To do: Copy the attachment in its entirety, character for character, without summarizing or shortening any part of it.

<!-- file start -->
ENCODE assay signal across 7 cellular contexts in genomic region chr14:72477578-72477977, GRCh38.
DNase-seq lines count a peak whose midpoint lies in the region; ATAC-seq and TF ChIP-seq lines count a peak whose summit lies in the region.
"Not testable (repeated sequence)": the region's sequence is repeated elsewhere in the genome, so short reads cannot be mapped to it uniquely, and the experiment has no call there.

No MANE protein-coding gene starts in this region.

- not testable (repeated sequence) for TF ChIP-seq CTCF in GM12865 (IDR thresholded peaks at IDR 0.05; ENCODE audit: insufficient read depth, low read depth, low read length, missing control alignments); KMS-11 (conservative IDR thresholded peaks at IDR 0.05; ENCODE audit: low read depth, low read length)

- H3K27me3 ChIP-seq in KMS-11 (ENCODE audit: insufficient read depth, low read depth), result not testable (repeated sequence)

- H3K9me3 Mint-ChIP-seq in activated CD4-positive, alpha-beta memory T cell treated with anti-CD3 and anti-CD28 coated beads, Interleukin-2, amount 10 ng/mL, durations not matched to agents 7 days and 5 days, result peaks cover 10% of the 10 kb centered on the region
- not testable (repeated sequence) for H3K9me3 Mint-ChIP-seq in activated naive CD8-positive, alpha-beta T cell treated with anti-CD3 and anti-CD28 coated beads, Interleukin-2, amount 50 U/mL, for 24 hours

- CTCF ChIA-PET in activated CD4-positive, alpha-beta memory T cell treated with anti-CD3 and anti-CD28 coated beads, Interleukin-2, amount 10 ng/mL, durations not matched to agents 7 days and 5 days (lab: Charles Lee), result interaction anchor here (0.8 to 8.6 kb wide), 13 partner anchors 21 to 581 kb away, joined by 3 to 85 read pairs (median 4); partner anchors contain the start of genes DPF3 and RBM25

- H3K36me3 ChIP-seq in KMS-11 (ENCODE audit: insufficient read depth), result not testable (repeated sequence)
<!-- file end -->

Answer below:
ENCODE assay signal across 7 cellular contexts in genomic region chr14:72477578-72477977, GRCh38.
DNase-seq lines count a peak whose midpoint lies in the region; ATAC-seq and TF ChIP-seq lines count a peak whose summit lies in the region.
"Not testable (repeated sequence)": the region's sequence is repeated elsewhere in the genome, so short reads cannot be mapped to it uniquely, and the experiment has no call there.

No MANE protein-coding gene starts in this region.

- not testable (repeated sequence) for TF ChIP-seq CTCF in GM12865 (IDR thresholded peaks at IDR 0.05; ENCODE audit: insufficient read depth, low read depth, low read length, missing control alignments); KMS-11 (conservative IDR thresholded peaks at IDR 0.05; ENCODE audit: low read depth, low read length)

- H3K27me3 ChIP-seq in KMS-11 (ENCODE audit: insufficient read depth, low read depth), result not testable (repeated sequence)

- H3K9me3 Mint-ChIP-seq in activated CD4-positive, alpha-beta memory T cell treated with anti-CD3 and anti-CD28 coated beads, Interleukin-2, amount 10 ng/mL, durations not matched to agents 7 days and 5 days, result peaks cover 10% of the 10 kb centered on the region
- not testable (repeated sequence) for H3K9me3 Mint-ChIP-seq in activated naive CD8-positive, alpha-beta T cell treated with anti-CD3 and anti-CD28 coated beads, Interleukin-2, amount 50 U/mL, for 24 hours

- CTCF ChIA-PET in activated CD4-positive, alpha-beta memory T cell treated with anti-CD3 and anti-CD28 coated beads, Interleukin-2, amount 10 ng/mL, durations not matched to agents 7 days and 5 days (lab: Charles Lee), result interaction anchor here (0.8 to 8.6 kb wide), 13 partner anchors 21 to 581 kb away, joined by 3 to 85 read pairs (median 4); partner anchors contain the start of genes DPF3 and RBM25

- H3K36me3 ChIP-seq in KMS-11 (ENCODE audit: insufficient read depth), result not testable (repeated sequence)